2022 World Series: Bryce Harper’s had a historic postseason. He can thank the DH

PHILADELPHIA — Another chaotic night at the center of baseball’s world.

You now know the story. Philadelphia The Phillies, a club mired in quicksand four months ago, are sinking day by day under the weight of $242 million in expectations, winning a playoff baseball game. again. Another magical night in a month filled with them.

Bryce Harper hits a home run. So did four of his friends. Starting pitcher Rangers Suarez was excellent. The 45,712 crowd at Philadelphia’s first World Series home game since 2009 was unexpectedly unhinged, louder than a rock show. So the rock stars in red pinstripes won 7-0 against the Astros. The Phillies are now two wins away from the most unlikely championship.

But this joyous journey, this exciting October, hardly happened. In another year, this whole beautiful blur is nothing but a pipe dream. That’s because the most critical part of this team isn’t Zack Wheeler or Kyle Schwarber or JT Realmuto or even Harper, whose nightly miracle feats continue to be jaw-dropping. No, you see, all…this *crazy gesture* is only possible by adopting the National League designated hitter — the true MVP of the 2022 Philadelphia Phillies.

Bryce Harper cranks two-run homer in first inning

Bryce Harper cranks two-run homer in first inning

Bryce Harper hit a two-run homer to give the Philadelphia Phillies a 2-0 lead over the Houston Astros in Game 3 of the World Series. They went on to win 7-0.

Back in mid-April, Bryce Harper felt a tingling in his right elbow.

It’s not a good feeling for anyone, especially a player. Thankfully, the Phillies superstar can still swing the bat without much discomfort. Throwing is another matter.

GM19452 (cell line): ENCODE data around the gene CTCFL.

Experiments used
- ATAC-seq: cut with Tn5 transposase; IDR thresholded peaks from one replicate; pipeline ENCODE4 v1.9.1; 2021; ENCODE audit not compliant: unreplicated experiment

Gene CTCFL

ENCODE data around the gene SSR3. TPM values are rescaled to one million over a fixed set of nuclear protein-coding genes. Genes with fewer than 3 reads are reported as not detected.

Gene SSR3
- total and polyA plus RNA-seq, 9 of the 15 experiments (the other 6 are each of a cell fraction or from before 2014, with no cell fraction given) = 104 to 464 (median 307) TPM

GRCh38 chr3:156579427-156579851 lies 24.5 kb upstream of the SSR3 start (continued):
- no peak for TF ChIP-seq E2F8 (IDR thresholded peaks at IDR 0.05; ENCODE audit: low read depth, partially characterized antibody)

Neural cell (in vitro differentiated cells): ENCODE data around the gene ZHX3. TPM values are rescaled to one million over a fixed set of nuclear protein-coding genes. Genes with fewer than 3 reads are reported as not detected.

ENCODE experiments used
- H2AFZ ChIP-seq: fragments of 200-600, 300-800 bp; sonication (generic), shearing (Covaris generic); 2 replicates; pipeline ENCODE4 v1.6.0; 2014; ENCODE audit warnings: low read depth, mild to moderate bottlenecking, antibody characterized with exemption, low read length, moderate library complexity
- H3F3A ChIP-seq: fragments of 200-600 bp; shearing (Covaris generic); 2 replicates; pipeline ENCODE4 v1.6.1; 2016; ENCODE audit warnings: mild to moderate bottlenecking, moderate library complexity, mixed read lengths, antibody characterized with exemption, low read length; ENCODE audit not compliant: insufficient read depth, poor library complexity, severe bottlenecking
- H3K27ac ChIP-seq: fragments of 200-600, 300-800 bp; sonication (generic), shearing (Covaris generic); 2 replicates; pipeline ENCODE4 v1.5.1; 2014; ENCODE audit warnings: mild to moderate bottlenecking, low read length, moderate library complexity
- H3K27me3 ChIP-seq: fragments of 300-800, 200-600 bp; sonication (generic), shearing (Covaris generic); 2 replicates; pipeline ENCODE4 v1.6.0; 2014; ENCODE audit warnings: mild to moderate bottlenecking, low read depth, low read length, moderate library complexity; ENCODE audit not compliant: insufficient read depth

As the team’s daily right fielder, throwing baseballs hard and on target is a key part of Harper’s day-to-day duties. For the first time in his career, the man who once fired up at 96 mph at the age of 16 had no noticeable pain in his dominant arm.

Short-term plan: Harper will rest his right arm and avoid all throws while continuing to hit Philadelphia in the middle of the DH’s lineup. The club will reassess in a few weeks. It all started on April 17, the first nine games of the season. Then, a reassessment two weeks later brought more dire news: Harper’s problem, initially diagnosed as a strain, was found to be a small tear in his ulnar collateral ligament.

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This is terrible news for pitchers. Tommy John surgery, then 12-18 months of recovery. The batter’s schedule is less dire, in the 5-7 month range, but still disastrous, taking months to completely change the trajectory of a season. Surgery on Harper’s torn elbow meant the season was over — for him, and likely for the Phillies as well.

But he can still hit the ball like Bryce Harper, so they DH’ed him. That makes his bat a factor that wasn’t possible a year ago.

As part of the new CBA agreed ahead of schedule in March 2022, National League teams will be allowed to designate hitters for the first time in history — except for the 2020 season, which was impacted by the coronavirus. After more than a century of NL pitchers trudging to the plate to flail or bunt helplessly, they can finally spend their offense elsewhere. Almost immediately, National League teams began rebuilding their rosters in the image of their senior Tour opponents. Not everyone likes their new reality.

“Honestly, I’m really not a fan,” Nick Castellanos shared after Game 3. “One of my favorite things about the Nations League is the management skills and the strategic side. I think [the DH in the NL] Keeping baseball pure is very important”

Ironically, Castellanos, who is statistically considered a sub-par outfield defender (save for October’s heroics), was almost certainly a mere Because DH gets additional variation. The Phillies invested five years and $100 million in Castellanos, in part because they planned to get him and recent free agent Kyle Schwarber through designated hitting spots. Without DH, the Phillies certainly wouldn’t get either of those players, and probably neither.

“We probably won’t be able to sign Schwaber and Castellanos at the same time,” admitted Phillies president of baseball operations Dave Dombrowski on a recent episode of the Baseball Bar-B-Cast podcast. “We couldn’t have done that because we didn’t have the space to play both of them.”